Use this URL to cite or link to this record in EThOS: https://ethos.bl.uk/OrderDetails.do?uin=uk.bl.ethos.731232
Title: Restless collection : Ivan Vladislavić and South African literary culture
Author: Reid, Katie
Awarding Body: University of Sussex
Current Institution: University of Sussex
Date of Award: 2017
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Abstract:
This thesis explores Ivan Vladislavić's negotiation of the call for a specifically South African ‘signatured authorship' as his body of work travels its literary marketplaces. Identifying an accretive logic and a curatorial mode through a series of his prose-fictions, it seeks to contribute to emergent discussions about Vladislavić's increasing visibility on the world-literary stage and the difficulties of positioning his canny reflexive texts on its terms. Between print-cultural and textualist approaches, the thesis registers the imprint in Vladislavić's oeuvre of other roles and institutional spaces he has occupied in South African literary culture – as an editor, a parallel career begun with oppositional publishers Ravan Press in 1984, and in his longstanding engagement with the visual arts and urban studies – to investigate the ways that Vladislavić's authorial position simultaneously evokes and displaces white, Anglo-South African literary authority. My readings, focused on acts of collecting, collector figures and collections of ‘small' locally produced texts, thus range between the neglected pre-lives of stories collected by Vladislavić's first book, to the multiple textual surfaces and self-references embedded across his most recent novel. Engaging the critical figure of ‘gathering' and its crossings in the discursive institutions of literature and the archive, I open a number of interrelated concerns with writing South Africa from a site of cultural privilege, and with them, Vladislavić's subtle and complex handling of attendant questions, of assembly, custodianship, and proprietorial relations. Tracing Vladislavić's ‘gatherings' and their variously accreted ‘worlds', I argue that they are reciprocally resistant to market strategies of accommodation whilst enacting a performative and aesthetic openness to the world. My thesis therefore demonstrates a paradoxical relationship of Vladislavić's work to unified literary spaces, the often vexed (post)national and global literary-critical categorisations, and his emergence as a South African ‘world writer'.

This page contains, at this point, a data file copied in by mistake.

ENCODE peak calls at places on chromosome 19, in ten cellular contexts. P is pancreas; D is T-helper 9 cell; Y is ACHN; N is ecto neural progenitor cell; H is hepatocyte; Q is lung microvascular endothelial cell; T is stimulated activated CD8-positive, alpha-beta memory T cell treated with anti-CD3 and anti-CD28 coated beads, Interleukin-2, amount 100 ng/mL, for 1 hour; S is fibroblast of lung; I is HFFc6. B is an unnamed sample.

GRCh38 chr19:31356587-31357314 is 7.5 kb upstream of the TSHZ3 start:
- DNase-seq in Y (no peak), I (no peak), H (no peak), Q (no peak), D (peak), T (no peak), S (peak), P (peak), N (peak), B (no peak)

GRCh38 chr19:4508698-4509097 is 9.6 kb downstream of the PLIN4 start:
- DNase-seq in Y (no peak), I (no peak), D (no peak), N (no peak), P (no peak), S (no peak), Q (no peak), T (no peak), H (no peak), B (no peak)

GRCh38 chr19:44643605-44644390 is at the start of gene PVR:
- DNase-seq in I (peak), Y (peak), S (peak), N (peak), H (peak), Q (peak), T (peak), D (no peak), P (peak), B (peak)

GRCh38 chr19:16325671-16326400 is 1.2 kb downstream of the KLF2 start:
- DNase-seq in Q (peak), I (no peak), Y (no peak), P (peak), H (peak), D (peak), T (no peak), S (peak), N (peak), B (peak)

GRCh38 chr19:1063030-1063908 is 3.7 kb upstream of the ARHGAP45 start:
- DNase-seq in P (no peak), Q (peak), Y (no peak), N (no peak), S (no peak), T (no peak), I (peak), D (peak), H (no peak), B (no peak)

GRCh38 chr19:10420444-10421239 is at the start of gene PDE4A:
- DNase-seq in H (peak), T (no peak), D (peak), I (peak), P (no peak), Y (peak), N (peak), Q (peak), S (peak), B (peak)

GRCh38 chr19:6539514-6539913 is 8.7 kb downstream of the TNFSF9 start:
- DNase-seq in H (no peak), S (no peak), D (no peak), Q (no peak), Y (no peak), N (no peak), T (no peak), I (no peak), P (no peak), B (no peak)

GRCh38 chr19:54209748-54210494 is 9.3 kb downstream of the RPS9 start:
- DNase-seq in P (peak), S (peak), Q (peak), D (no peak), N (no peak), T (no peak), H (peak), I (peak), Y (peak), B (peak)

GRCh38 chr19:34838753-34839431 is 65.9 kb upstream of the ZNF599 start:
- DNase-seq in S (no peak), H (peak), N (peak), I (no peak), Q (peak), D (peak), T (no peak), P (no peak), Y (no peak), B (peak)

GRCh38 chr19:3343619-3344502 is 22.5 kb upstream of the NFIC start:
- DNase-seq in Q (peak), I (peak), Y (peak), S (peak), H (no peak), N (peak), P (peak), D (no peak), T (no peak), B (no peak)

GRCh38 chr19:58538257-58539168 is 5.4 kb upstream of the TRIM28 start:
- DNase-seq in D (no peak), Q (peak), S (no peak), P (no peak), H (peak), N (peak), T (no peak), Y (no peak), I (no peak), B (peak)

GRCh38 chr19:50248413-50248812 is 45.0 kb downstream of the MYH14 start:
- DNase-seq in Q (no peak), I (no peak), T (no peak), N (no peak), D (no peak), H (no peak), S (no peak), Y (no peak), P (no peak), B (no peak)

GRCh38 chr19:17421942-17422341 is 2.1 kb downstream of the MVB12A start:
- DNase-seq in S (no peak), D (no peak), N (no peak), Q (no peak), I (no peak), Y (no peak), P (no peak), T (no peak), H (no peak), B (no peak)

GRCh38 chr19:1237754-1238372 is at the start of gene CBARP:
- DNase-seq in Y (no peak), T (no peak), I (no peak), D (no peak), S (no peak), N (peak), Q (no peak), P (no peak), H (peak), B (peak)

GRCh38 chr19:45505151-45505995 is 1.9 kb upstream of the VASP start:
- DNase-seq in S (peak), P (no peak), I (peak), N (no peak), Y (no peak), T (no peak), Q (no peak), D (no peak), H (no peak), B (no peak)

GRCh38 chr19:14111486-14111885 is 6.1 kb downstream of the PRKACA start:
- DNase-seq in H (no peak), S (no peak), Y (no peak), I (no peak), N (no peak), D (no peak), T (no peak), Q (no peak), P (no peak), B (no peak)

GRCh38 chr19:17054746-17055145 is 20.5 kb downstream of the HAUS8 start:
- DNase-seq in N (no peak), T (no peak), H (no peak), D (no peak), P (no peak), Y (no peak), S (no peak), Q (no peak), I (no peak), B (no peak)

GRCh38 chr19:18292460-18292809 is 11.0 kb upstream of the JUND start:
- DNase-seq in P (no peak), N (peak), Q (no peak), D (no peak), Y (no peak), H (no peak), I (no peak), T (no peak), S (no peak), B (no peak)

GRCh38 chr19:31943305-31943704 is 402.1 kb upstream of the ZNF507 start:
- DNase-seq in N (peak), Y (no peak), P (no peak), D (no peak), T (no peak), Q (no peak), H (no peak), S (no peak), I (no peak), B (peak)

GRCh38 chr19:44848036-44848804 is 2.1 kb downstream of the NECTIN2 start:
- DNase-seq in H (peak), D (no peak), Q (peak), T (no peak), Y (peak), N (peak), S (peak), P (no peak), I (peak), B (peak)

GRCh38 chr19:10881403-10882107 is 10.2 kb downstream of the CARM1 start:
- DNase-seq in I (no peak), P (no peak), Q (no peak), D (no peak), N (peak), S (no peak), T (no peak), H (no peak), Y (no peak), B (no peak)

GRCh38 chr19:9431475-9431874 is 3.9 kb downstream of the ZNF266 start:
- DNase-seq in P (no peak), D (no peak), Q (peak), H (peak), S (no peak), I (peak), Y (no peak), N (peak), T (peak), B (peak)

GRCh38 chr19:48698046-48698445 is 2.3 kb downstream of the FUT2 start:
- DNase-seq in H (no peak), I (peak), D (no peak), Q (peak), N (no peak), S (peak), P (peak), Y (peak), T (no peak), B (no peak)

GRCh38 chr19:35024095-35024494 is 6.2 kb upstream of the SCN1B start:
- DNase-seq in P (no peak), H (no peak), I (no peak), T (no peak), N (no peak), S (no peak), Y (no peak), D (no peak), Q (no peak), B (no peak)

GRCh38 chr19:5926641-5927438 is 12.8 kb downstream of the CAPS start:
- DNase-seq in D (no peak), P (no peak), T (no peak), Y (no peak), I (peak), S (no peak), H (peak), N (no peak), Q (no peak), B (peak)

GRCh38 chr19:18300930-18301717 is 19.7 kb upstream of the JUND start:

Supervisor: Not available Sponsor: Not available
Qualification Name: Thesis (Ph.D.) Qualification Level: Doctoral
EThOS ID: uk.bl.ethos.731232  DOI: Not available
Keywords: PR9354.2 South Africa. History. General works
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